Of course, this isn’t necessarily a cutting edge idea. Whenever I talk about business/IT alignment as if it were something new, my friend always chimes in with an anecdote about when he worked in the buying department for a large UK department store chain. Each week the buyers would get a “Weekly Item Sales Analysis” or WISA, a dot matrix printout of what was selling and where, which they would use to make purchasing choices. One week it was the head of IT (a CIO by today’s definition) who noticed an anomaly. One item was selling really well in a particular store but appallingly elsewhere, his suggestions that all the stock should be shipped there and that this item be re-ordered in huge quantities for this store resulted in phenomenal sales – they literally could not keep them on the shelves.
It was a data-driven, business-aligned purchasing decision.
It was 1989.
A CIO driving revenue almost 30 years ago!
So IT and business case alignment isn’t a new thing. What is new is the proliferation of solutions and it can be a confusing market to enter.
Anecdotally, I heard recently of a big UK media company that is about to switch to a new CRM system. The incoming system is less ‘sophisticated’ but does everything that the business needs, in fact, the greater simplicity actually suits the business better. It’s no-one’s fault that they picked ‘the wrong one’ … the business needed CRM, went to market and were sold a product … it is a vendor’s job to vend not always to advise! Often, an independent point of view that first takes into account actual business need and strategic goals before prescribing a solution can save time and money later on.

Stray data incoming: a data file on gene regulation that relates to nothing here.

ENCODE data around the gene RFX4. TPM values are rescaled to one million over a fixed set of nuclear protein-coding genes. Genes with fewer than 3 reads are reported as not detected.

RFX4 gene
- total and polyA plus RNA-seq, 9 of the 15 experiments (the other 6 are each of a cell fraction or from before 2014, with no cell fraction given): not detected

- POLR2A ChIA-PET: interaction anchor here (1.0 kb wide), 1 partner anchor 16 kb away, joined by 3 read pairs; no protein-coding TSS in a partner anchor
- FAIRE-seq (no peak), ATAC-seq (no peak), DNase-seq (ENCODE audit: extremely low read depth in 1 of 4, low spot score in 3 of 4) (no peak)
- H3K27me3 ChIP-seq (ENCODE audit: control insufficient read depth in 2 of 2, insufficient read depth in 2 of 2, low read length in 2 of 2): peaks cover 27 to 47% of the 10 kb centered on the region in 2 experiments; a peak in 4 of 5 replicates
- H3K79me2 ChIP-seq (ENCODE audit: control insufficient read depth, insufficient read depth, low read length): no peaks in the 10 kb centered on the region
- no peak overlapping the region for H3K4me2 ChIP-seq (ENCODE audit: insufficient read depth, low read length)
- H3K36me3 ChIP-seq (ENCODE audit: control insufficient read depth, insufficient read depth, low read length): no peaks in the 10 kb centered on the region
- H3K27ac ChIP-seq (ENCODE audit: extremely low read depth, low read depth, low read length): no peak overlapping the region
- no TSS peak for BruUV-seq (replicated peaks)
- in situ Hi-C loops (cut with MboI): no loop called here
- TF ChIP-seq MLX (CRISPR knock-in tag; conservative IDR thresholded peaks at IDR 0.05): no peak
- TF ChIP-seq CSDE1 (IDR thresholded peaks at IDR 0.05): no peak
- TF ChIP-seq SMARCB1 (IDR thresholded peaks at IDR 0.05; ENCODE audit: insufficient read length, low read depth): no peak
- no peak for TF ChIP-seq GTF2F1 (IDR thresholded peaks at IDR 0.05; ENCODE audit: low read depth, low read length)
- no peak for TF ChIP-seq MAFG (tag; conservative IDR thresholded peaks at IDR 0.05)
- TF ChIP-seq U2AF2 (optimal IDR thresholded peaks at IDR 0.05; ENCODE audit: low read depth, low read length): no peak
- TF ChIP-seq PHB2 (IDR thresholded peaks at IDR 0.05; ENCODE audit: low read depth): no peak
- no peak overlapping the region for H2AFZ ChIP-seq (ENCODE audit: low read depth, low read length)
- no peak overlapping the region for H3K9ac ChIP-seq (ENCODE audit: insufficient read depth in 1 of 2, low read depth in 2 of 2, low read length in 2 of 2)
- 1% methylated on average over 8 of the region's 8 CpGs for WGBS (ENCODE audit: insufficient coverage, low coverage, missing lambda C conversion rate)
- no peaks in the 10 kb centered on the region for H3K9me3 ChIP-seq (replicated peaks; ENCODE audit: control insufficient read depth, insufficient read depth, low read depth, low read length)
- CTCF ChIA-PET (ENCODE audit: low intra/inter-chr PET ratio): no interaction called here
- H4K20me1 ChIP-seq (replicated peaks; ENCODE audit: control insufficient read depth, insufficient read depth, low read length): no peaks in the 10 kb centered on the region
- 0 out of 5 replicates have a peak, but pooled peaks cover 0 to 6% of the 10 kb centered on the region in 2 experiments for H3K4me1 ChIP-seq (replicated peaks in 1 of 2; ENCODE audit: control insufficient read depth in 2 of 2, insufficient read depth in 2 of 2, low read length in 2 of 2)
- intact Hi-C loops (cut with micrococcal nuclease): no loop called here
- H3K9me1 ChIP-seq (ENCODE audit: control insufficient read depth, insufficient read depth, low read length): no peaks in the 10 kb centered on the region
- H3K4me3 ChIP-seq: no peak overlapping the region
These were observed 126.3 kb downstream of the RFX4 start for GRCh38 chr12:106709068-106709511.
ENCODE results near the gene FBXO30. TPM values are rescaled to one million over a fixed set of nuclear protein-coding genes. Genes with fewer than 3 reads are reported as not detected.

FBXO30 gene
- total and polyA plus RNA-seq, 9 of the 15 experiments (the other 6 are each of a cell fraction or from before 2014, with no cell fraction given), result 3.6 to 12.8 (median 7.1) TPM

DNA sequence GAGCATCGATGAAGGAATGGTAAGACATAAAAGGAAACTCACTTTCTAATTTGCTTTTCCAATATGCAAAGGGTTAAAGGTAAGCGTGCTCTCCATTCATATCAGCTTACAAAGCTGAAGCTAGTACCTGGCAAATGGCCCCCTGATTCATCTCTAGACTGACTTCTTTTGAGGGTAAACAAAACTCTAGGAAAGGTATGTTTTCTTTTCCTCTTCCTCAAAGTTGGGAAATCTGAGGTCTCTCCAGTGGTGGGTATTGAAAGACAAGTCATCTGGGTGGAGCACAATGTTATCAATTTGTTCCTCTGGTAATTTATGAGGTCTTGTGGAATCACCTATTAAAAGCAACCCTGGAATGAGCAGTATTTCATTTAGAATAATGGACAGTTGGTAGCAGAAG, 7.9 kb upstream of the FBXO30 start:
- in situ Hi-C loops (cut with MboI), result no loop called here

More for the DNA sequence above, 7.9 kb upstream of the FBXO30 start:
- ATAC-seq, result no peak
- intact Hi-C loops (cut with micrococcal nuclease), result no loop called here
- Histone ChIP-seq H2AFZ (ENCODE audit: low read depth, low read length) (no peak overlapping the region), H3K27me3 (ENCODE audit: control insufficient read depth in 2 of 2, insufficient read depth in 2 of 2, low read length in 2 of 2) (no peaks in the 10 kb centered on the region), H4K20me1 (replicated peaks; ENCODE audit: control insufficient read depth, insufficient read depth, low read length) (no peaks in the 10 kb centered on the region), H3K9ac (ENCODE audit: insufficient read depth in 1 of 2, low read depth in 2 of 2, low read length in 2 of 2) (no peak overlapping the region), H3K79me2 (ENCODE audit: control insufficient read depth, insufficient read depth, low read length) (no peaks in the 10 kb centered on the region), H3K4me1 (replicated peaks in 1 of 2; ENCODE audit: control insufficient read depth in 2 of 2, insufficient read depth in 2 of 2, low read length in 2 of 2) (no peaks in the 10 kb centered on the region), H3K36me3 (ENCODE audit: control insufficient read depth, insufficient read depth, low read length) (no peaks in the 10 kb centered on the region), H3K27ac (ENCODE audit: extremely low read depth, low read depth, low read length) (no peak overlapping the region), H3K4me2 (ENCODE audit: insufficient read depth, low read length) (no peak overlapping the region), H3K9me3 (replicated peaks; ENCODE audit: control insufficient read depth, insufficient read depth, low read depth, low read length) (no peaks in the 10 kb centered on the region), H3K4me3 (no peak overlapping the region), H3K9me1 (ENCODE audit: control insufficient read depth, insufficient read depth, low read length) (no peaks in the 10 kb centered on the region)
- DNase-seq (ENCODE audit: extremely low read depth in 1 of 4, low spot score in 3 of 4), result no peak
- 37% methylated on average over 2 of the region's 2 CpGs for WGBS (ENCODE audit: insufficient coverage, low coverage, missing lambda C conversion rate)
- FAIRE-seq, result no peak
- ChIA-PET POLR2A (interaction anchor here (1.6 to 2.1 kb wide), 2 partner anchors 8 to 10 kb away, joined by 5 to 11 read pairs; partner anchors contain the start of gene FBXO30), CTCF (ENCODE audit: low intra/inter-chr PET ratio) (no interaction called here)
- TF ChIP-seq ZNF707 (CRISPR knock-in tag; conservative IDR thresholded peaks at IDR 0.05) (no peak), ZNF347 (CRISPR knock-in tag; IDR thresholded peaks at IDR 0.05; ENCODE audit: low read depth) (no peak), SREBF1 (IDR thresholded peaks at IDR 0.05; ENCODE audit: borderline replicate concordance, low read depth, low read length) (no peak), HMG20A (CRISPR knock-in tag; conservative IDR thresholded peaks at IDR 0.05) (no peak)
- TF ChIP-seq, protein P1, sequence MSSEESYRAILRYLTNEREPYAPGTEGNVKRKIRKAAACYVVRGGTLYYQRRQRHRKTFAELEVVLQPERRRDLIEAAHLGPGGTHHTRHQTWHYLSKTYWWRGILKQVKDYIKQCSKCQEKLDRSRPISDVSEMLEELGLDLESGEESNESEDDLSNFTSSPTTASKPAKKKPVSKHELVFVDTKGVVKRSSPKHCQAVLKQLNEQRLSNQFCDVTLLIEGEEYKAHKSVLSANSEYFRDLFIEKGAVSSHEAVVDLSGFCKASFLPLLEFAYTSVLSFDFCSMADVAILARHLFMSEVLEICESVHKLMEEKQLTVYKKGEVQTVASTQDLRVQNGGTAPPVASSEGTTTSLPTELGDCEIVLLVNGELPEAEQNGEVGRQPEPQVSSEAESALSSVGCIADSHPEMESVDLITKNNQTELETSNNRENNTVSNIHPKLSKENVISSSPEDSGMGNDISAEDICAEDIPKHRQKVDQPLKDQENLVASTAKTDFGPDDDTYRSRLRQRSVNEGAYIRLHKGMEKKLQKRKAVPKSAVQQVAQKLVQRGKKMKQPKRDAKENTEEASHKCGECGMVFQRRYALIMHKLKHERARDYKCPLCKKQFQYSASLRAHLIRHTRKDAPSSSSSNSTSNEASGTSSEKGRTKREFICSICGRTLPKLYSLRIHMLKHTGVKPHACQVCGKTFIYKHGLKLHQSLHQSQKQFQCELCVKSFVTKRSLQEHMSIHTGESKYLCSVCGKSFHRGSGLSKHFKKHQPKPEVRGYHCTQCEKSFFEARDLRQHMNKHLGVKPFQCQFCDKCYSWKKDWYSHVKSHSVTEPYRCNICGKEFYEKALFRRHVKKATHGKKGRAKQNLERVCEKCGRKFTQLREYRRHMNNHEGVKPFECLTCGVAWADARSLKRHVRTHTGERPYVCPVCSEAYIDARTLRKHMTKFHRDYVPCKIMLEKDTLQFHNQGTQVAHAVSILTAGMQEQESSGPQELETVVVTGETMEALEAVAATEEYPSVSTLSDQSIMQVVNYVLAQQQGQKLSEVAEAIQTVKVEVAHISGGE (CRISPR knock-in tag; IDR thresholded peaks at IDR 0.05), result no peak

You have to know what “alignment” looks like so that you can find the right fit for your business. Start by asking the question, “What will it mean for the business?”
Alignment can also be a bit of a misnomer at times. Think of a railway, side by side you have two tracks, one Northbound and the other South. They run parallel, they are aligned, for miles and miles, but it is not until you reach a set of points that the two converge. Choosing business IT can be like this. Often businesses mistake matching a need with a system or process as alignment. Actually, it is not until business strategy and IT delivery converge that you leverage the greatest reward.
Strategic Business Analysts (BA) are great at recognising how to bridge this gap.
Business Analysts can be pivotal in aligning IT resources to business needs so that they do effectively merge. BAs not only have an understanding of business processes but they TOTALLY get how IT solutions can be best deployed to meet specific business needs.
One of the greatest barriers to alignment is that IT and business units tend to talk different languages, Strategic BAs sit between the business and IT playing the role of translator! They build relationships between key business stakeholders and their IT counterparts. If you don’t have the budget for such a role, then BAs can be accessed “as a Service” like most Project Management functions, it’s certainly worth considering.
New Year resolution time is fast approaching. Take a look at your business and ask, “Are IT and the business on separate tracks?” Now is the time to address this if that is the case.
When IT (and I mean everyone in IT from in-house talent to PMaaS partners, from CIOs to Project Managers), when IT really understands the business strategy, the value it adds is way beyond the capability of ANY other department. I’m biased but it’s true. Aligning IT with strategy is literally transformational for business returns and culture. Making this your big plan for 2018 could be the best business choice you make. What are you waiting for?